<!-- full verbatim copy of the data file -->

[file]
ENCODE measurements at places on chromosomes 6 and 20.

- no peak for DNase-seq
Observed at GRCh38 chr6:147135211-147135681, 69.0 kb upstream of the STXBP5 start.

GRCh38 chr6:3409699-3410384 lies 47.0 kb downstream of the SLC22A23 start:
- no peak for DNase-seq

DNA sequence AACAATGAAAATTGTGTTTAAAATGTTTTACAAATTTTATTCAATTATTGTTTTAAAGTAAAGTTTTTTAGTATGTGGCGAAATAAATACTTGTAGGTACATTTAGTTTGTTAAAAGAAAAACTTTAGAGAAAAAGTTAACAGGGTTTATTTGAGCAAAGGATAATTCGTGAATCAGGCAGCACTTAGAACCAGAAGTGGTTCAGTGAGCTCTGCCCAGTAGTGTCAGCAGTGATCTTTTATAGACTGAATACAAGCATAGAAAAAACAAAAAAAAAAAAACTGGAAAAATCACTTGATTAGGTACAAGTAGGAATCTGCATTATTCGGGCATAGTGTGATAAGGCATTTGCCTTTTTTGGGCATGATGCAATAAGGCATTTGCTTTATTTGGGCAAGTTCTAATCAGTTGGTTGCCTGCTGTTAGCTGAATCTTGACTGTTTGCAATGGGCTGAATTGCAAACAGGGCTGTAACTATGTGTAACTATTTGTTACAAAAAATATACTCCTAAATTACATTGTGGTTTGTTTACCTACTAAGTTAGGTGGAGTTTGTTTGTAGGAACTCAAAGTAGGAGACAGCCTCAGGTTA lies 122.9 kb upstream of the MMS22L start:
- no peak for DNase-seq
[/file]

ENCODE measurements at places on chromosomes 6 and 20.

- no peak for DNase-seq
Observed at GRCh38 chr6:147135211-147135681, 69.0 kb upstream of the STXBP5 start.

GRCh38 chr6:3409699-3410384 lies 47.0 kb downstream of the SLC22A23 start:
- no peak for DNase-seq

DNA sequence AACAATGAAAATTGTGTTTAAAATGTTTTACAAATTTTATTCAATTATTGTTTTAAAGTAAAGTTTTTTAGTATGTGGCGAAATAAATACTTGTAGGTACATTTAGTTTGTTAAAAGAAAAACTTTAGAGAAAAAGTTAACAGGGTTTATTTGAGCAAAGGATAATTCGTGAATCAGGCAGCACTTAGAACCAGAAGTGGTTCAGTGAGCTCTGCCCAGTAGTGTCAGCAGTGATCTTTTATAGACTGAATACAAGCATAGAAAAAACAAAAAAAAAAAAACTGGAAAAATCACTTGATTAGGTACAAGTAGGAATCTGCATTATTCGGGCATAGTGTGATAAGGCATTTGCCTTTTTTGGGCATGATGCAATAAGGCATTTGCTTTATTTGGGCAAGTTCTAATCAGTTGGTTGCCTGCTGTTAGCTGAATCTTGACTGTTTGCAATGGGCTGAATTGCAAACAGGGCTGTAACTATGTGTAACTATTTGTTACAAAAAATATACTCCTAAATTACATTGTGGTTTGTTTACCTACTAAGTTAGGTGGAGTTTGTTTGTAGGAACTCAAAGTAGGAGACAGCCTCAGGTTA lies 122.9 kb upstream of the MMS22L start:
- no peak for DNase-seq